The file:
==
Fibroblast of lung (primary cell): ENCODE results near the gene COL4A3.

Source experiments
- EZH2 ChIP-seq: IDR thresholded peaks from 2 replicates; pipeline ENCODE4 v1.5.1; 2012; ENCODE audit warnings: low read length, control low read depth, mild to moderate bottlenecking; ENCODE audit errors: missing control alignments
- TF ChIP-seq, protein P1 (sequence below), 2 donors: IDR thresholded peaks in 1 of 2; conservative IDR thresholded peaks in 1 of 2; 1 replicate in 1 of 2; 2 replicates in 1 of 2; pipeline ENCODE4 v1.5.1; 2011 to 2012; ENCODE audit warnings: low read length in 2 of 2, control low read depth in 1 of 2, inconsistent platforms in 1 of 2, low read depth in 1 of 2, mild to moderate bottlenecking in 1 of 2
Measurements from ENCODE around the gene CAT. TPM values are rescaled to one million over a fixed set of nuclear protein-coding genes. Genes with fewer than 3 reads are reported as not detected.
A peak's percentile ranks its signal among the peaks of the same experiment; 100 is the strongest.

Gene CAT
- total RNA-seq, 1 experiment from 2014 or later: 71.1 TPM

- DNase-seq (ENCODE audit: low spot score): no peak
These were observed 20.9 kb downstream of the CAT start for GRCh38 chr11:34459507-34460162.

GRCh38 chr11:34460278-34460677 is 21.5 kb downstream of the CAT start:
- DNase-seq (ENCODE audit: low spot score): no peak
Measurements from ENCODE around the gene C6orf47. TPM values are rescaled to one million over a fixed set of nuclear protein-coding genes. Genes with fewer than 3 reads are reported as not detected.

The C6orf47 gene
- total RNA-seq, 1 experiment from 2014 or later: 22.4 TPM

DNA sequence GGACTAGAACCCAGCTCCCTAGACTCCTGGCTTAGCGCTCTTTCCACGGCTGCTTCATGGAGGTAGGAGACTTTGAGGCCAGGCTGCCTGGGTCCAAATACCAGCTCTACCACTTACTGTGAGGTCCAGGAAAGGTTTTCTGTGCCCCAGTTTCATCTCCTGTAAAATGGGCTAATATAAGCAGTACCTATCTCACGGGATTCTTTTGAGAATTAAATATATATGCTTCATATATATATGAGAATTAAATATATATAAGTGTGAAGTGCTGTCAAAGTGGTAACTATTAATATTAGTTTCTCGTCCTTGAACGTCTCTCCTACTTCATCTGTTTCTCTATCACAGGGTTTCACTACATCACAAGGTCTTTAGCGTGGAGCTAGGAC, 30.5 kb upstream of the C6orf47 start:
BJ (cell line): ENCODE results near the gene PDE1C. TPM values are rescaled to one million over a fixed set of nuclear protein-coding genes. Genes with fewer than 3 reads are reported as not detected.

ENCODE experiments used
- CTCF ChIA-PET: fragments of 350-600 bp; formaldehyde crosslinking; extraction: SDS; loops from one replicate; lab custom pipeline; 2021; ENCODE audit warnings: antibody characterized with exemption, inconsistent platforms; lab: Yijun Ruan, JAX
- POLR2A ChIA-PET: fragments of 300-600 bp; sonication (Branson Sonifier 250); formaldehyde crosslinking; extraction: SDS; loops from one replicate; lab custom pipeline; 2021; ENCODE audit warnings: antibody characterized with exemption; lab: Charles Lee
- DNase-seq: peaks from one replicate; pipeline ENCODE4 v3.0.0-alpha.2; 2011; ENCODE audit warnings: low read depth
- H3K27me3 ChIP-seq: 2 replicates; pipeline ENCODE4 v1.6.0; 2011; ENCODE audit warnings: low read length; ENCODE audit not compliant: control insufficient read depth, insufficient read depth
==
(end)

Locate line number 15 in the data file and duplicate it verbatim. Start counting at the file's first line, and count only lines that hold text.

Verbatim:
- total RNA-seq, 1 experiment from 2014 or later: 22.4 TPM